He comments that it might be a little “touchy-feely,” as if director Cameron Crowe is doing some meta-foreshadowing about the rest of the movie. At least I perceived it that way. It’s titled “The Things We Think and Do Not Say: The Future of Our Business.” The fact that agents never think, “Maybe we should be honest,” probably qualifies them as the worst people in the world.
He gets a standing ovation for saying “let’s be honest” in 25 pages, because if there is one thing agents are about, it certainly is not being succinct. Maguire then hops on a first-class plane, and we get our first look at the coach-sitting Renee Zellweger (whose character name is Dorothy Boyd, a fact I didn’t realize until looking at Wikipedia just now).
And who else is sitting next to her, but her adorable son Ray (played by Jonathan Lipnicki) who is the BEST! The absolute best. He’s allergic to blankets (<33333333)! AHHHHHHHHHH. I cannot overstate enough how adorable he IS. Look! If my kid doesn’t look like Ray, I am taking him back.
The class separation is immediately and obviously noted. She’s in coach; he’s in first class. SO different. But that’s not stopping Dorothy, who hears a conversation Jerry is having with some lady about how he proposed to his fiancee. She literally falls out of her seat in deep concentration, and is in love via his beautiful voice talking about the most one percent way to propose to someone: climbing a mountain and then proposing with NFL players watching and an ESPN crew filming.
Dorothy then tells Ray, “First class is what’s wrong. It used to be a better meal, not a better life.” Yeesh, quit trying to bring Ray down with you. Ray’s laughter/face/state of being brings her back to her initial state of maternal stress.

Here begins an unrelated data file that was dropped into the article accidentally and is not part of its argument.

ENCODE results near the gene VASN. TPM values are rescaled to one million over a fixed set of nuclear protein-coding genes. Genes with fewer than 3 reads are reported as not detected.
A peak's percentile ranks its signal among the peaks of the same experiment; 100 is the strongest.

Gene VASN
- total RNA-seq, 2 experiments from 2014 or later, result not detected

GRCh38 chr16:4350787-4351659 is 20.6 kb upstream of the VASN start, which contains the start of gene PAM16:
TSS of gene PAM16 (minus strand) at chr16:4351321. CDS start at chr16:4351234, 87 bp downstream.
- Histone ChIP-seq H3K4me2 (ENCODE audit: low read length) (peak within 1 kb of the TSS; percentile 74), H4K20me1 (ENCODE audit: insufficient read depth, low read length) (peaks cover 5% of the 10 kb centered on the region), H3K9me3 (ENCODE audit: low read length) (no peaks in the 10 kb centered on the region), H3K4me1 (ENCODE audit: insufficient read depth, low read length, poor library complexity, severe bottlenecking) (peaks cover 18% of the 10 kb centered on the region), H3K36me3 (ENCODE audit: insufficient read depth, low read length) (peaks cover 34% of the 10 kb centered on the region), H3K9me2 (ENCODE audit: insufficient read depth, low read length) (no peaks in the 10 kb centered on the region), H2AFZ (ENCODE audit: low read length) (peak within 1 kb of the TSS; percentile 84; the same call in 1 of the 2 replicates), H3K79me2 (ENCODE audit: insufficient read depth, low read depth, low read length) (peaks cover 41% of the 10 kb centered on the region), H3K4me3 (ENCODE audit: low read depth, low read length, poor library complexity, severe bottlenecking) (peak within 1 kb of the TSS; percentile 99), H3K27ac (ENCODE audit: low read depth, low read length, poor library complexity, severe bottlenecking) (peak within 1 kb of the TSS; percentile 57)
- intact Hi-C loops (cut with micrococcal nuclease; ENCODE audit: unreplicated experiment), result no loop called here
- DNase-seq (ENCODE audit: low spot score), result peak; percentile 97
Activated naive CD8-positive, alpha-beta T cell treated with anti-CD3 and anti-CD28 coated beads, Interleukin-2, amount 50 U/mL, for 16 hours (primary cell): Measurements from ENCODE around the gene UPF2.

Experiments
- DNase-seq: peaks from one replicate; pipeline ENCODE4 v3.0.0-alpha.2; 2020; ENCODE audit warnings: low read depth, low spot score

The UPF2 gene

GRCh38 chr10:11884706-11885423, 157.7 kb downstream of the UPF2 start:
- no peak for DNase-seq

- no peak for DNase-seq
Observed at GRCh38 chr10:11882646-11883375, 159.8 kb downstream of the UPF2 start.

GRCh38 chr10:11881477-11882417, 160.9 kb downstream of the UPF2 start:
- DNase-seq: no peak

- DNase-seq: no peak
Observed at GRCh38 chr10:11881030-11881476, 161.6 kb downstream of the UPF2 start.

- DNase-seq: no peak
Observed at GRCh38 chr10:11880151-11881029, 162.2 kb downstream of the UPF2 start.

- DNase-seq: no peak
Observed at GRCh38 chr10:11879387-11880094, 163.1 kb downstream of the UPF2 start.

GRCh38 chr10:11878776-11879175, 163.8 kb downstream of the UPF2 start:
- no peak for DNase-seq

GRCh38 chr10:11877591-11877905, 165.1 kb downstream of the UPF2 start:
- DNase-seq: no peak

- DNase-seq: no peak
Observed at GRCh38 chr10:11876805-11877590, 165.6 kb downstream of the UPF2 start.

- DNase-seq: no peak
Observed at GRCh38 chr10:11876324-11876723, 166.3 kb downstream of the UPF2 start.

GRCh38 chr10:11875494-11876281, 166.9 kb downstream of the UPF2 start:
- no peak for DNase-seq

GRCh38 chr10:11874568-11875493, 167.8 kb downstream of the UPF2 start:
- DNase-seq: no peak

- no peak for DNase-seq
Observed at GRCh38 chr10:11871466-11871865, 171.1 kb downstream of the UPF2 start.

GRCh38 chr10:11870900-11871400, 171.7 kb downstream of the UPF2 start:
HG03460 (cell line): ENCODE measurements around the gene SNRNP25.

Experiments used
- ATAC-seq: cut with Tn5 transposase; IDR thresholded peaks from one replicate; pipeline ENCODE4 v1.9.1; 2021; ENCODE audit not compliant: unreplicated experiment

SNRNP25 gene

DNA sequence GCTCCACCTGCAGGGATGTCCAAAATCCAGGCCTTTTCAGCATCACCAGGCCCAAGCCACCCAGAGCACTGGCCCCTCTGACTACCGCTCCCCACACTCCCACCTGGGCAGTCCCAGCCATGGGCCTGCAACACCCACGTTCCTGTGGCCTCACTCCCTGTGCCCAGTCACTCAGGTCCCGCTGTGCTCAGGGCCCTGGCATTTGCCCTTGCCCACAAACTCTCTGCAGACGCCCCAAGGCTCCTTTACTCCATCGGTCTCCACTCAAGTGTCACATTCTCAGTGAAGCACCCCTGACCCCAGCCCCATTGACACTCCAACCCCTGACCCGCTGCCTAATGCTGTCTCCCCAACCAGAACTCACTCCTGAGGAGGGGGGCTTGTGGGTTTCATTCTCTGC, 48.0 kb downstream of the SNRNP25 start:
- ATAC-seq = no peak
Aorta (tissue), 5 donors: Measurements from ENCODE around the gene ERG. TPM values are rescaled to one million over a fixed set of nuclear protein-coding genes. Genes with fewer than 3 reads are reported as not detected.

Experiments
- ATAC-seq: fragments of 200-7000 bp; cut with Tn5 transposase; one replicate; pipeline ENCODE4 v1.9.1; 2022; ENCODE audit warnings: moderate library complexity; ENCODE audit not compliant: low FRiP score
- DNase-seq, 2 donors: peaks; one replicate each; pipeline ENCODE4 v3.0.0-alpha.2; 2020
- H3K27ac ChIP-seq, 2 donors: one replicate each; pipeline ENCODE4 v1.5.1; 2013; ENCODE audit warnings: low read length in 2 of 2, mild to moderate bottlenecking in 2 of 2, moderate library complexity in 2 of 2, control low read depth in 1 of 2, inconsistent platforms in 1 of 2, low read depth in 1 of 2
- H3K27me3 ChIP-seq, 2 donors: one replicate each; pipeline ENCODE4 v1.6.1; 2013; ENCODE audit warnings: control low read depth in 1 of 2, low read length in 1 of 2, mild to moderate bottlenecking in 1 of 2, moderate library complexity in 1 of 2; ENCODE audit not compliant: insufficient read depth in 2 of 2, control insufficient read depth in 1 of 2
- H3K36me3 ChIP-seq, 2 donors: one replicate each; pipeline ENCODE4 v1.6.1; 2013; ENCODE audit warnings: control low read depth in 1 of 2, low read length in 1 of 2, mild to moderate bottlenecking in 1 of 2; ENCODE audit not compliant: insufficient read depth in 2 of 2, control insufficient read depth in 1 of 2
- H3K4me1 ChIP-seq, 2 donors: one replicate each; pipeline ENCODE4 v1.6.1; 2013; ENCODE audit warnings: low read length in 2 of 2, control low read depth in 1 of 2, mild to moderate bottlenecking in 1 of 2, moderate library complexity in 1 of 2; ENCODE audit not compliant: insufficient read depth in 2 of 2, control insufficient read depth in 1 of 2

The scene then cuts to Dorothy, crazy worried because she managed to lose Ray, literally the only thing she was responsible for on the plane. Luckily, he’s just riding the baggage claim giving high-fives to other travelers because he is just THE CUTEST. I make that muffled Pete Holmes laugh (listen to You Made It Weird No. 13 to understand what I mean) whenever Ray is on screen, a noise I didn’t think I was capable of. I just go “Eeeeeeeeeeeeeee” and smile and am happy I’m watching by myself.
She encounters Jerry, who helps her find Ray. She raves about his manifesto (she coincidentally works in his office) and a romantic connection is created! Probably.
Jerry goes to his bachelor party right after, and is forced to watch a video his friends created of all of his past romantic conquests saying he “can’t be alone” and that he fakes intimacy. Jerry’s friends suck. Just to prove this last sentence, Jerry’s protege Bob Sugar (played by Jay Mohr) fires him at a crowded restaurant. Jerry runs back to his office and tries to reclaim all of his clients, but since no one wants an insane agent on the lam, they all stay with Bob Sugar and his budding enterprise.
The only client Jerry can keep is Rod Tidwell (played by Cuba Gooding Jr.), whose like, second sentence on screen is, “I’M SWEATIN' DUDE.” There are so many catchphrases that come out of this movie, and the fact that that isn’t one frustrates me to no end. Rod likes to talk and thinks he’s important, despite him being a slot receiver for the Arizona Cardinals who is prone to head injuries. His house is falling apart, he never stops talking and Jerry loses all of his clients because Rod just won’t shut up and go on hold.
Then “SHOW ME THE MONEY” happens, which is Rod’s family’s motto for some stupid reason. Why is he yelling all the time? Is there a gas leak in his house? Jerry yells that phrase like a malfunctioning robot a few times, and Rod decides to stay with Jerry Maguire Management Enterprises.
Once Rod is secured, Jerry gives a passionate speech to the rest of the office he was fired from (it’s been hours, and security still hasn’t asked him to leave). He says there is “such a thing as manners,” a weird thing to say for a man who just tried to stage a revolution in a business.
He then steals some fish and Dorothy is the only one who decides to come with Jerry on his magical adventure back to prominence, because Dorothy is in love and doesn’t have time to be concerned with things like, “Is leaving a cushy job to work with someone who just had a mental breakdown the best thing for a single mother to do?”